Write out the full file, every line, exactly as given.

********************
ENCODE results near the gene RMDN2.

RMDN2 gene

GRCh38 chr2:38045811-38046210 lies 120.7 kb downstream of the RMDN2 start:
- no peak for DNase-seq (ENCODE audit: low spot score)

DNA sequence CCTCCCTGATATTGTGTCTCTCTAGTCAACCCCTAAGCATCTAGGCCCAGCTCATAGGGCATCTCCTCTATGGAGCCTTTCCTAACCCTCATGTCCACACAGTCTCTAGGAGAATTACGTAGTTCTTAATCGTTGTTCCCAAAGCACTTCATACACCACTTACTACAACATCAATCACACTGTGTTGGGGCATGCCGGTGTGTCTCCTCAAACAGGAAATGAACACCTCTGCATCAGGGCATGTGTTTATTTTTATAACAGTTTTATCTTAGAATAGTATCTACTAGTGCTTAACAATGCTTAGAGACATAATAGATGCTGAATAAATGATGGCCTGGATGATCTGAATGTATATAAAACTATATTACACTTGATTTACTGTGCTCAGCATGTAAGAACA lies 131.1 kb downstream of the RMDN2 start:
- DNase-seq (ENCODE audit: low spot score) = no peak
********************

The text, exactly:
ENCODE results near the gene RMDN2.

RMDN2 gene

GRCh38 chr2:38045811-38046210 lies 120.7 kb downstream of the RMDN2 start:
- no peak for DNase-seq (ENCODE audit: low spot score)

DNA sequence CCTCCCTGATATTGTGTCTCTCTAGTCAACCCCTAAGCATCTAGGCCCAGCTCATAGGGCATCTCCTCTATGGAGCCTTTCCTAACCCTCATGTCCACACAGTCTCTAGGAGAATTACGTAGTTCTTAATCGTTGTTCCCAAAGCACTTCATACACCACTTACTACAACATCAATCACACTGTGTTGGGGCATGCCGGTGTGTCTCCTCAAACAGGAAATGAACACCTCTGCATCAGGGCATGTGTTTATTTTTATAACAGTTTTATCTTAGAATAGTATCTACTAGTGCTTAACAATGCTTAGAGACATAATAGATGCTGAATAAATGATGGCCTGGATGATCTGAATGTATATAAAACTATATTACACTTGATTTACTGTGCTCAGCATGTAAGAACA lies 131.1 kb downstream of the RMDN2 start:
- DNase-seq (ENCODE audit: low spot score) = no peak